When people are excited or desperate for something or wants to win trust truthfully or pretentiously, they can say anything, promise, vow, or take an oath. We all have at one time or the other fall victim of this situation, either in a situation to win God’s favor or to prove something to someone or sometimes in an attempt to be diplomatic. Priests and the Religious make vows and promises, people take an oath to be a citizen of a nation, married people enter into covenant, and many times we promise ourselves to do or not to do something. But do we really weigh the gravity of what is said? Do we really take those words serious?
It is only a person with integrity and who is trustworthy that will keep his words in whatever situation. Many of us will claim to be an integrity or trustworthy person yet will sometimes find it difficult to keep to our promises, vows, covenant or oath. And if we find someone sticking to his/her words, we sometimes blame the person. Take for instance, in the story of Herod and his daughter in Mark 6:14-28, because it is not right to behead someone, people have said and continue to say that Herod could have taken back his words – not fulfilling his promise to his daughter – since it was just a promise.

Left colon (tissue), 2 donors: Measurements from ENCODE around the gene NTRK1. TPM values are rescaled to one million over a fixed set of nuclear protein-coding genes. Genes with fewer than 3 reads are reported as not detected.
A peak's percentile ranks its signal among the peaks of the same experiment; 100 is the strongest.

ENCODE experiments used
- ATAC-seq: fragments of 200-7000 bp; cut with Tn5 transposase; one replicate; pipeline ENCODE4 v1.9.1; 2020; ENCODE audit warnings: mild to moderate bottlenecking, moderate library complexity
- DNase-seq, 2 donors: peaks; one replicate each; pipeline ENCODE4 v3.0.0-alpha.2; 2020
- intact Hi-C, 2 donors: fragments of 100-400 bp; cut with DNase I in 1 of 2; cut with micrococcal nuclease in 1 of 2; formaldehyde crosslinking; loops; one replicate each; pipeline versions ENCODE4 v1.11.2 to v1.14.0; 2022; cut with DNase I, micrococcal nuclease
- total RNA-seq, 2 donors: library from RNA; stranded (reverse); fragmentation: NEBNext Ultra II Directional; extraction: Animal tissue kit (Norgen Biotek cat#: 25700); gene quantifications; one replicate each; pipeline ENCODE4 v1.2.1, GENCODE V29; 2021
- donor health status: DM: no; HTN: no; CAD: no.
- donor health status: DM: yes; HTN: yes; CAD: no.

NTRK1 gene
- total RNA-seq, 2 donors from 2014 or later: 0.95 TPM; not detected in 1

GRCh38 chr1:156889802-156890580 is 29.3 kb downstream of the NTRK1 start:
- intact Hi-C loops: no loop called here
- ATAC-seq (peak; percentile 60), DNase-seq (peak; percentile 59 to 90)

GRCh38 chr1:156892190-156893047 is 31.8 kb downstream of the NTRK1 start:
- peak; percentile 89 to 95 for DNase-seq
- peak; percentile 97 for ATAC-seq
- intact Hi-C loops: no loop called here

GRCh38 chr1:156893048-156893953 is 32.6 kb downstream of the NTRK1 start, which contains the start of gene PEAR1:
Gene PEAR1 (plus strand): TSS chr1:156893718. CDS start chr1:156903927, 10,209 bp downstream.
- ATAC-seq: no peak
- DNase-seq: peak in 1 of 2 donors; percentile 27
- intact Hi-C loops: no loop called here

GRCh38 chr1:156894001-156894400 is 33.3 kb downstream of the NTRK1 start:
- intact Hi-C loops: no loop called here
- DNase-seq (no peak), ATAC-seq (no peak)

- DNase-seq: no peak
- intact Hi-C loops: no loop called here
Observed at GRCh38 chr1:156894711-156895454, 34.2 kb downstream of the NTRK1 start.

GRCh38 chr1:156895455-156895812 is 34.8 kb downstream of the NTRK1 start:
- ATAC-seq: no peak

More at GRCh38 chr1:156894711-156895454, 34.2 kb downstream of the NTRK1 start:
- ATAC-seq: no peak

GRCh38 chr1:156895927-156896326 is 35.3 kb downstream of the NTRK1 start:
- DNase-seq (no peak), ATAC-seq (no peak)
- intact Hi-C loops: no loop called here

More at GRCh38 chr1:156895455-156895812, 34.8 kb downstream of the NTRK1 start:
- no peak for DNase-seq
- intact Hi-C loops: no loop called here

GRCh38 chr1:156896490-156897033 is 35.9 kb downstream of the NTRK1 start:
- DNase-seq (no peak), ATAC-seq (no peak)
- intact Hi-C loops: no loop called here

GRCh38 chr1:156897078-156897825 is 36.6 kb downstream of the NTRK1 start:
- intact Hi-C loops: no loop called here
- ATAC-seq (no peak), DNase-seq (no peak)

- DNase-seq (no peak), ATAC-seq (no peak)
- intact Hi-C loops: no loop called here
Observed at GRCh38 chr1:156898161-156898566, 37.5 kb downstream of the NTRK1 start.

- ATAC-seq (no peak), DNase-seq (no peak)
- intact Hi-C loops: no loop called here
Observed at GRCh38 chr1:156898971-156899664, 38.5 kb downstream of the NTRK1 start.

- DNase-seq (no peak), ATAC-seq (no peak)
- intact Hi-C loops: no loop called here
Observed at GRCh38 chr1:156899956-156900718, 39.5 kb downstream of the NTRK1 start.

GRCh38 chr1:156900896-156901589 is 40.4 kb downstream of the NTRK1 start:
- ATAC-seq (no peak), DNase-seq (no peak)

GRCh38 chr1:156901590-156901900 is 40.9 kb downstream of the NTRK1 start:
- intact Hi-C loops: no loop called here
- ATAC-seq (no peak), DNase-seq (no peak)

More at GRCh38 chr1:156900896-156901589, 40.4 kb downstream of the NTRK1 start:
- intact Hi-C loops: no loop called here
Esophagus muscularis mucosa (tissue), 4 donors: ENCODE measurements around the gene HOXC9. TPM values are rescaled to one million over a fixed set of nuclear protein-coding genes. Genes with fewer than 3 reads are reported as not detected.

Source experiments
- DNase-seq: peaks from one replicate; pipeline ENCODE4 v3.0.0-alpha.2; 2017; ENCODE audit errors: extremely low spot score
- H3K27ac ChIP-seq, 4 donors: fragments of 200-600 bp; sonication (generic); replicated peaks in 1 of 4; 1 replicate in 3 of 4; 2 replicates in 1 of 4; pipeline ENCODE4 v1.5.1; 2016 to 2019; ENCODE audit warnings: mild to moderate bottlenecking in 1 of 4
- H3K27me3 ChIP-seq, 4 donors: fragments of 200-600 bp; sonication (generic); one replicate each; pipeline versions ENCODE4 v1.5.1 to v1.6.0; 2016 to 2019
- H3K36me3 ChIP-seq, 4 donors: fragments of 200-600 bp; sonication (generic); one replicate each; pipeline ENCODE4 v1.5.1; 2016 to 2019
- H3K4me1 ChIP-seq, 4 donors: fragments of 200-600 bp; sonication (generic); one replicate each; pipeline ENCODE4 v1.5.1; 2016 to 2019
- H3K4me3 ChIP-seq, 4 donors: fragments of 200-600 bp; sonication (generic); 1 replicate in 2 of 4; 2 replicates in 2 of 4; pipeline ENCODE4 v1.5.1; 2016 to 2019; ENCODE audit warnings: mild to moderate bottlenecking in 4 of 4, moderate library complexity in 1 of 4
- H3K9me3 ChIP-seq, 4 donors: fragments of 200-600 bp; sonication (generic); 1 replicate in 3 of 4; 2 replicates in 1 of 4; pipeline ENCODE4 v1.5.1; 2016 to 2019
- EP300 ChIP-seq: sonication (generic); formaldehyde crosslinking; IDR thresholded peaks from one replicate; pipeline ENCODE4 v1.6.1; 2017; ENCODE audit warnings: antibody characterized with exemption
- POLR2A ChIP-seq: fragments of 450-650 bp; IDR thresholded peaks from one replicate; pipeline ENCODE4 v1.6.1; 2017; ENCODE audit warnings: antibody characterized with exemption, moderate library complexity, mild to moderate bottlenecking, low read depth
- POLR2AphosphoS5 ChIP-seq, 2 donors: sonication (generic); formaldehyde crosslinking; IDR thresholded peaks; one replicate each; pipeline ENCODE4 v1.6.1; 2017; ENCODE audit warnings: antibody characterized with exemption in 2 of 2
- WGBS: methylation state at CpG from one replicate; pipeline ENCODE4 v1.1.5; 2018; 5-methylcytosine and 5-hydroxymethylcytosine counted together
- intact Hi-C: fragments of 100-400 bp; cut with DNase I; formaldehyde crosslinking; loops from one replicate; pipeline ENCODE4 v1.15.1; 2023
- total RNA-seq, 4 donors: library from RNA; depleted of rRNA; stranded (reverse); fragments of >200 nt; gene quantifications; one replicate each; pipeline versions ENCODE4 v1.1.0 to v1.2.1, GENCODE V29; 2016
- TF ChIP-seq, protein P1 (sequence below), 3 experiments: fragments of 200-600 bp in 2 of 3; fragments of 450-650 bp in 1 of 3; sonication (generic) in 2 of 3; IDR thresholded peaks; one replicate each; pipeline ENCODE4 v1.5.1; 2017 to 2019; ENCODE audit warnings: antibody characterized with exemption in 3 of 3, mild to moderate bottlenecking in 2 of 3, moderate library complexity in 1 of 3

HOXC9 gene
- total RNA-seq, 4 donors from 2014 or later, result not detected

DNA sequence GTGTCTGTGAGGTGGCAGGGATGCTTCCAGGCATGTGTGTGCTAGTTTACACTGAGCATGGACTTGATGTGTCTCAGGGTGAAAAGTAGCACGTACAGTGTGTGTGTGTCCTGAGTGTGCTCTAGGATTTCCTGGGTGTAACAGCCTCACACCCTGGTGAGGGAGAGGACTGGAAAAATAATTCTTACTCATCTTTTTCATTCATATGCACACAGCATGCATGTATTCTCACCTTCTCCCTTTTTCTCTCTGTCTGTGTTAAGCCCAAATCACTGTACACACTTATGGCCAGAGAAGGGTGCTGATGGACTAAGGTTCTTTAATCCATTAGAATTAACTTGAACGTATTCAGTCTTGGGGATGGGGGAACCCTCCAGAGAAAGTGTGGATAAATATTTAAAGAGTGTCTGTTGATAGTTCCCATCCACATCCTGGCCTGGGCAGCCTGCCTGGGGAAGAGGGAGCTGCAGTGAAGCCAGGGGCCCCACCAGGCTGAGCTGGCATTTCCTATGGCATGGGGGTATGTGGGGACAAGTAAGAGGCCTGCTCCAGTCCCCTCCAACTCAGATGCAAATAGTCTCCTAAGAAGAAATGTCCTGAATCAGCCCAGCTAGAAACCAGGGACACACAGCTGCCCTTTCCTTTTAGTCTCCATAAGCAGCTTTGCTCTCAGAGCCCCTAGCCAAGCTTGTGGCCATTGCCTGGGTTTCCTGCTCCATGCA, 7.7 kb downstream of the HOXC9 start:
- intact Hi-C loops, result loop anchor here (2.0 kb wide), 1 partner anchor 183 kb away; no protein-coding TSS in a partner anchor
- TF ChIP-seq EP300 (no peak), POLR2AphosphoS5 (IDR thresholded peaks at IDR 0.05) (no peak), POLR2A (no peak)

Does that mean vows, promises, covenants, and oath have different meaning? What are the differences?
“It is better not to make a vow than to make one and not fulfill it. Do not let your mouth lead you into sin. And do not protest to the temple messenger, “My vow was a mistake.” (Eccl 5:5-6).
Watch out for episode 2